A homeless shelter may be a refuge for those with no place to turn, but the entrance at its gate comes with a steep admission price: “Turn in your LINK card.” “Make your bed.” “Attend religious services daily.” “Stay sober.” “Be in by curfew.” At the Harm Reduction in the House 2016 conference which I attended last Friday, two young people who had experienced homelessness could quickly rattle off lists of requirements. These requirements mean that the choice to seek out a shelter or stay under the Wilson Street viaduct requires a careful cost and benefit analysis. If staying out late with friends or smoking marijuana gives you the comfort you need in the face of loss and trauma, the trade-off for four walls and a roof may not be worth it.
A powerful way to see the effects of the disastrous and misguided war on drugs is to work on a clemency petition. Tens of thousands of prisoners are warehoused in America’s prisons, serving long and sometimes life sentences for non-violent drug offenses. Thousands of federal prisoners are seeking commutations of their sentences from the only person who can grant them: the President of the United States. I have worked on two such petitions. In the process of preparing those petitions, you learn the life story of a person seeking mercy; you come to care deeply about what becomes of them; and you see up close how out of proportion the punishment often is to the drug crime. One of the petitions I worked on, sadly, was just denied. But the other has just been granted, one of 214 announced on August 3, 2016. Charlie Lawuary, age 64, was serving a natural life sentence for possession with intent to distribute crack cocaine. Because Charlie was alleged to have more than 50 grams of cocaine and he had two prior felony drug convictions, the life sentence was mandatory. Charlie was utterly remorseful; he felt deep shame that he had profited by addicting people. He was also completely rehabilitated and had earned a reputation as the inmate who, when a new prisoner arrived, used his own commissary money to buy needed supplies for the newcomer. Charlie has a large, supportive family eager to welcome him home. He has served 18 years of his sentence. Charlie will not get out of prison right away; the sentence will continue until August 3, 2018, and he must participate in a drug program before he can be released. But he and his family have hope now that he will not die in prison. My other prisoner–the one who was denied– too, has a close and loving family which is aching for him to return home. He has done everything possible to live an upstanding life since his conviction for his crime. He has done enough time. He should come home. So should thousands of others like him.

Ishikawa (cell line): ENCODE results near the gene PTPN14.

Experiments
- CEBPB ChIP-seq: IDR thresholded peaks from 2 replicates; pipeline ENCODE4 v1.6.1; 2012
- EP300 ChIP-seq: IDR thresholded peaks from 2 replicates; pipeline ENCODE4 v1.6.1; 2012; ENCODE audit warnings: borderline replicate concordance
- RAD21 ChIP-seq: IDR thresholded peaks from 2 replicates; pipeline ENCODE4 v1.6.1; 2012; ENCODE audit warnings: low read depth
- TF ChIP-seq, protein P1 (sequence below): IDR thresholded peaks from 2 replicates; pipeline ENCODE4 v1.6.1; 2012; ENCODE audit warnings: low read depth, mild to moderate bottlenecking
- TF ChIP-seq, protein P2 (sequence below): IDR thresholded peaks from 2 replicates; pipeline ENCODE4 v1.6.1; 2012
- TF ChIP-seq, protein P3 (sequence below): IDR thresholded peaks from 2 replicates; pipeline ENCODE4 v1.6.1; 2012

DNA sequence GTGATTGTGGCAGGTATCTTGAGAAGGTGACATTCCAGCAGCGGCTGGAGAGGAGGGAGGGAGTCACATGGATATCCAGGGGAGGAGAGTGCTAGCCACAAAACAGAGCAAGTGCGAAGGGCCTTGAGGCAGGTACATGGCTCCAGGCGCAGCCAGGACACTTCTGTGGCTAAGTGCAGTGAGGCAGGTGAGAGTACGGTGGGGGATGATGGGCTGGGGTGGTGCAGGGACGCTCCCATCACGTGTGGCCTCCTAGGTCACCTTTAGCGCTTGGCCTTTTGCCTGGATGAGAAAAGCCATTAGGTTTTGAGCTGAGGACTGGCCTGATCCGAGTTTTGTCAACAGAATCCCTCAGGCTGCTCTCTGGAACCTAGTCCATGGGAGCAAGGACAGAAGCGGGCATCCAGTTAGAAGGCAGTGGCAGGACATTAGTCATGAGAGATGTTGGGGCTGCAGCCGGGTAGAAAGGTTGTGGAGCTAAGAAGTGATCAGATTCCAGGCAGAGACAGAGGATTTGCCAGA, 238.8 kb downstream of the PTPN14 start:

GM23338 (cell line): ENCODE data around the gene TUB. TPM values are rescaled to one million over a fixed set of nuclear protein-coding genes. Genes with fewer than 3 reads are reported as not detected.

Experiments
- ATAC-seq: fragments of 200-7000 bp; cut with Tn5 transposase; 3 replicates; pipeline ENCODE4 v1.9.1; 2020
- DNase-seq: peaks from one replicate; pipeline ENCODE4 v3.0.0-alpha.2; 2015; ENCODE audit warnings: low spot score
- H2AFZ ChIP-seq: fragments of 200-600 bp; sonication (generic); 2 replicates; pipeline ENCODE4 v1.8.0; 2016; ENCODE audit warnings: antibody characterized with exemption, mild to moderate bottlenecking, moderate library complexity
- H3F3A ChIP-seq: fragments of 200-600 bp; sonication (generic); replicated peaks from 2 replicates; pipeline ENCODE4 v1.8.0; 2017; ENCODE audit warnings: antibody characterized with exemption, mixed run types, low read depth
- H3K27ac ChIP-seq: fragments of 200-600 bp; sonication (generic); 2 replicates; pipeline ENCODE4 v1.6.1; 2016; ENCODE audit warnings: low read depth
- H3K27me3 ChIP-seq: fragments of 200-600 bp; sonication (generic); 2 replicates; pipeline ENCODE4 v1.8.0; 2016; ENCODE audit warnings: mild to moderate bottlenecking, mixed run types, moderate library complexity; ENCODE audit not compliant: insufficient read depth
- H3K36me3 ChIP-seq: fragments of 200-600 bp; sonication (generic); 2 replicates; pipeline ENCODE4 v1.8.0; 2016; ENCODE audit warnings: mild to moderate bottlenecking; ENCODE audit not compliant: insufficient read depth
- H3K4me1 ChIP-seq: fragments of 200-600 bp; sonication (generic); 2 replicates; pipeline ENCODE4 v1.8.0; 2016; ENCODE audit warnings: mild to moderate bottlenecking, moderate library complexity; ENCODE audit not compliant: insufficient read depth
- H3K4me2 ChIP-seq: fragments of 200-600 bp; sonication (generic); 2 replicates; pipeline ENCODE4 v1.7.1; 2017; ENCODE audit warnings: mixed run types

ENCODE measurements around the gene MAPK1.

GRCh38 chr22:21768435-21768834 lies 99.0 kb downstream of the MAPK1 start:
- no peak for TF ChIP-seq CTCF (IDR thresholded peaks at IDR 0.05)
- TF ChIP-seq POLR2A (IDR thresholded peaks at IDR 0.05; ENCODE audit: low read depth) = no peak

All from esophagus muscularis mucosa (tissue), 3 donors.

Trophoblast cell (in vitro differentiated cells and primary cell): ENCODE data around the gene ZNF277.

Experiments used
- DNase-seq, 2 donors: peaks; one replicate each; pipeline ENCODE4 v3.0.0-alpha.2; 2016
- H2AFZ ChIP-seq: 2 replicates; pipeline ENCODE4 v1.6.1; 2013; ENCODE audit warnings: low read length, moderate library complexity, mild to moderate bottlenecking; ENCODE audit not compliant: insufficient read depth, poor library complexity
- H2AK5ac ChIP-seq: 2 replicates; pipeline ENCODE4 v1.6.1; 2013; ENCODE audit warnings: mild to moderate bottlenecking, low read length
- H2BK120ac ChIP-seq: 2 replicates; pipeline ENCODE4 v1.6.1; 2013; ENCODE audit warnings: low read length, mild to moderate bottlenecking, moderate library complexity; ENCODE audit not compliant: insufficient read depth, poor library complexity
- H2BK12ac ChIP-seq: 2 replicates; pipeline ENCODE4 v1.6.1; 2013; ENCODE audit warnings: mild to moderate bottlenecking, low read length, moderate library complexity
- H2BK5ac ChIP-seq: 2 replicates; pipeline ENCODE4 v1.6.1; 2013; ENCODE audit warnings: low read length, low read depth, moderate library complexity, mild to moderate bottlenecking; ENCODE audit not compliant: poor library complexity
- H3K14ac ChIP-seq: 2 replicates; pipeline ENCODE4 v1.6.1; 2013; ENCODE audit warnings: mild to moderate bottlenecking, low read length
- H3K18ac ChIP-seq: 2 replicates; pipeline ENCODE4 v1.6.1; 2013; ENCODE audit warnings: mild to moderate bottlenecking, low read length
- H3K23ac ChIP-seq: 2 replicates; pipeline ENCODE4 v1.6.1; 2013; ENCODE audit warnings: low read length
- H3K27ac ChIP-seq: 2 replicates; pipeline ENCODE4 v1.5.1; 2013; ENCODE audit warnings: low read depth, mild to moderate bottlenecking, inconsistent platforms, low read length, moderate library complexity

Eric E. Sterling is Executive Director of The Criminal Justice Policy Foundation, a private non-profit educational organization that helps educate the nation about criminal justice issues. He is a graduate of Haverford College, has been a Quaker for more than 40 years, and serves on the Ministry and Worship Committee of the Bethesda Friends Meeting. From 1979 until 1989, he was Counsel to the U.S. House of Representatives Committee on the Judiciary.
Our guest blogger, Rabbi Dr. Rachel S. Mikva, is the Herman Schaalman Chair in Jewish Studies at Chicago Theological Seminary and Director of the Center for Jewish, Christian and Islamic Studies. Suddenly there’s bipartisan enthusiasm for criminal justice reform. Forty years after liberal and conservative forces joined to restrict discretionary sentencing, thirty years after launching a futile war on drugs, twenty years after a Democratic president signed the “three strikes” law, the winds are shifting. It is still politically dangerous to be seen as soft on crime, but “smart on crime” is in. We now talk about public safety rather than law and order.
Our guest blogger is Jeanne Bishop, assistant public defender at Cook County Public Defender’s Office, adjunct professor of law at Northwestern, author of Change of Heart: Justice, Mercy and Making Peace with My Sister’s Killer (Westminster John Knox Press) and a member of Fourth Presbyterian Church of Chicago. On February 11, 2015, newly-inaugurated Illinois Governor Bruce Rauner did a bold and widely-applauded act: he issued an executive order designed to solve a serious problem facing the State. That problem: mass incarceration.